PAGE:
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Blood Pressure Control in Hypertensive Patients With a History of Stroke

Journal of Stroke and Cerebrovascular Diseases
Publication Date
DOI: 10.1016/j.jstrokecerebrovasdis.2005.05.006
  • Blood Pressure Control
  • Hypertensive Patients
  • Stroke
  • Clinical Intervention Trials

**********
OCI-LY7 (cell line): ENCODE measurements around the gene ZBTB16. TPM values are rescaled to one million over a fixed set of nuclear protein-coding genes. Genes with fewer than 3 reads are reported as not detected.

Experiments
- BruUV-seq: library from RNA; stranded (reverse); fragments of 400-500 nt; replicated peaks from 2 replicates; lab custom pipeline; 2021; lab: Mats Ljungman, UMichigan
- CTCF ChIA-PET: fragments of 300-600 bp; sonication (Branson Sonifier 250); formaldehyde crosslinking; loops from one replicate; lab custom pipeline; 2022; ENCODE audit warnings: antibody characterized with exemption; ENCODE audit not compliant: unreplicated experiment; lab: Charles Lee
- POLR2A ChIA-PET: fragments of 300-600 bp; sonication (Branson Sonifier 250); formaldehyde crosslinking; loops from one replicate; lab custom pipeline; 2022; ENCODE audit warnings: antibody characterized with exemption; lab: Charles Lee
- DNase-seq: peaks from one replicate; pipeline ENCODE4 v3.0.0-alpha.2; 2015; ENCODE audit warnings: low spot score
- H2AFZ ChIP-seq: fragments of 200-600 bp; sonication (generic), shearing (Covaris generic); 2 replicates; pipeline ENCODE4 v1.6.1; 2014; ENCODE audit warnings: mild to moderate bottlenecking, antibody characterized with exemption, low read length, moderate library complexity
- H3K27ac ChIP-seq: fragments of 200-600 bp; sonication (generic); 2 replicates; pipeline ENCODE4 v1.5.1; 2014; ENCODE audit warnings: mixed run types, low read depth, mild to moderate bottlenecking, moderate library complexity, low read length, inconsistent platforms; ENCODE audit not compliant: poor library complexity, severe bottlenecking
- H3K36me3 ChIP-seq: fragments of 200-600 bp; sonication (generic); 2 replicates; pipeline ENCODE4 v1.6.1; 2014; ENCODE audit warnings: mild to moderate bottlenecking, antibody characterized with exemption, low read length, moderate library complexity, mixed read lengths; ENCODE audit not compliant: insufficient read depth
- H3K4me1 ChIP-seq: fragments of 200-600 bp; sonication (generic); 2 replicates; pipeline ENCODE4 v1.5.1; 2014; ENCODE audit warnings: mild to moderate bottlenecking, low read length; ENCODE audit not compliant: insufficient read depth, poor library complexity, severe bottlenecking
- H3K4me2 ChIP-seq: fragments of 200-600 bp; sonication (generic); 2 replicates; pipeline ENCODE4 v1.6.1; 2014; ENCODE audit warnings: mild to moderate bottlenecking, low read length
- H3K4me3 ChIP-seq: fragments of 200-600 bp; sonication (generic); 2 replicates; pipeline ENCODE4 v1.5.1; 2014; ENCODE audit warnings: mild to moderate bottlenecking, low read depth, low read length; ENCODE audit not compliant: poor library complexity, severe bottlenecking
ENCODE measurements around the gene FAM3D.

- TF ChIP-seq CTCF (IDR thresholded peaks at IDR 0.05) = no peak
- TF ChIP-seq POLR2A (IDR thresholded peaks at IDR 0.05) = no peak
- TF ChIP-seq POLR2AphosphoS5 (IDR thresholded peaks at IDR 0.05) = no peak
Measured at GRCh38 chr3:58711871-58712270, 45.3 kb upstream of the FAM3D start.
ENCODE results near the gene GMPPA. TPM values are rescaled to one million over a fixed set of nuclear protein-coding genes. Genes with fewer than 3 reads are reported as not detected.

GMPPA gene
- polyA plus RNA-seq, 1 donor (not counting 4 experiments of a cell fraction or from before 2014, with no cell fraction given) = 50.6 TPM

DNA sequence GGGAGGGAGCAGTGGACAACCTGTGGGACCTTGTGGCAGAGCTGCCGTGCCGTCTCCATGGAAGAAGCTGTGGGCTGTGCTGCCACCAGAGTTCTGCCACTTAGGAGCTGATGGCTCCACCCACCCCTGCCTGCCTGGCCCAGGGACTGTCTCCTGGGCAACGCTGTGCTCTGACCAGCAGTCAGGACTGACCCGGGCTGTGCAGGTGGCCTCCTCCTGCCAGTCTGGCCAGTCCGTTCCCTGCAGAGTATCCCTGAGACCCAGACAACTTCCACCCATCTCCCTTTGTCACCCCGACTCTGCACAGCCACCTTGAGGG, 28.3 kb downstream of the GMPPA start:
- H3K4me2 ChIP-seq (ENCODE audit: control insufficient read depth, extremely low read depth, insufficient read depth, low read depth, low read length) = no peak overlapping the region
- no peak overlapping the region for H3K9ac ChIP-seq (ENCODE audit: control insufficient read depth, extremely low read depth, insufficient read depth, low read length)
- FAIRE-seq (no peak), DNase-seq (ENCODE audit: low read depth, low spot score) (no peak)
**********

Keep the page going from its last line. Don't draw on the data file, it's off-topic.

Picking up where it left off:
The targets for lowering blood pressure (BP) in hypertensive stroke patients remain unclear. We assessed the current status of BP control in hypertensive patients with a history of stroke, investigating 413 hypertensive patients (age range, 19 to 93; mean age, 62 ± 12 years) who visited the hypertension and stroke clinic at Kyushu University Hospital. We compared the clinical characteristics of these hypertensive patients with a history of stroke, including brain infarction, transient ischemic attack, and brain hemorrhage (age range, 29-86; mean age, 66 ± 12 years; n = 95) with those of patients without such a history (age range, 19-93; mean age, 61 ± 12 years; n = 318). Clinic BP was measured by physicians with a mercury sphygmomanometer, and the averaged BP determined at 2 occasions in 2002 was used for analysis. Systolic BP was similar among the patients with and without a history of stroke (134 ± 15 vs 137 ± 14 mm Hg; P = not significant), but diastolic BP was significantly lower in patients with stroke than in those without stroke (76 ± 10 vs 82 ± 10 mm Hg; P < .05). When strict BP control was defined as <130/85 mm Hg, the rate of strict BP control was higher in the stroke patients than in those without stroke (35.8% vs 19.8%; P < .01). The average number of antihypertensive drug classes used was similar in the 2 groups (1.7 ± 0.9 and 1.8 ± 1.0, respectively). Calcium antagonists were the most frequently used drugs in both groups. Diuretics and β-blockers were prescribed less frequently to the patient with ischemic stroke than to those without stroke. BP levels were lower in the patients with brain hemorrhage than in those with lacunar and atherothrombotic infarction. In our outpatient clinic, BP levels were lower in the stroke patients than in the patients without stroke, which may reflect physicians’ awareness of the importance of strict BP control in stroke patients, as has been suggested by several recent clinical intervention trials.

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